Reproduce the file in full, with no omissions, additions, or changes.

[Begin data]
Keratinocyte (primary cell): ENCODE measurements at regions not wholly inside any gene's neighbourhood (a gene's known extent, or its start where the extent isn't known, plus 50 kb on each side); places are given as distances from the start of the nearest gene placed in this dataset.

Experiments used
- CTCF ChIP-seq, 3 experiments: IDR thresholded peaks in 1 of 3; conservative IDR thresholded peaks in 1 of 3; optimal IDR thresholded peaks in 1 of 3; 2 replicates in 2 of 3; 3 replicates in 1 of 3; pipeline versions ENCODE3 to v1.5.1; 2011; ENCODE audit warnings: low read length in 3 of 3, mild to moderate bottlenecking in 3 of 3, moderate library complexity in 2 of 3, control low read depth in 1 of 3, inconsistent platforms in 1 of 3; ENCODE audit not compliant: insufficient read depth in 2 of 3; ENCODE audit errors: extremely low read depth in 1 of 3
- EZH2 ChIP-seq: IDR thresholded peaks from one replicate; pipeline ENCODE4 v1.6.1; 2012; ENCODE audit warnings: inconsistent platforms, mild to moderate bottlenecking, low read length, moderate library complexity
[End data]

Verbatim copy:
Keratinocyte (primary cell): ENCODE measurements at regions not wholly inside any gene's neighbourhood (a gene's known extent, or its start where the extent isn't known, plus 50 kb on each side); places are given as distances from the start of the nearest gene placed in this dataset.

Experiments used
- CTCF ChIP-seq, 3 experiments: IDR thresholded peaks in 1 of 3; conservative IDR thresholded peaks in 1 of 3; optimal IDR thresholded peaks in 1 of 3; 2 replicates in 2 of 3; 3 replicates in 1 of 3; pipeline versions ENCODE3 to v1.5.1; 2011; ENCODE audit warnings: low read length in 3 of 3, mild to moderate bottlenecking in 3 of 3, moderate library complexity in 2 of 3, control low read depth in 1 of 3, inconsistent platforms in 1 of 3; ENCODE audit not compliant: insufficient read depth in 2 of 3; ENCODE audit errors: extremely low read depth in 1 of 3
- EZH2 ChIP-seq: IDR thresholded peaks from one replicate; pipeline ENCODE4 v1.6.1; 2012; ENCODE audit warnings: inconsistent platforms, mild to moderate bottlenecking, low read length, moderate library complexity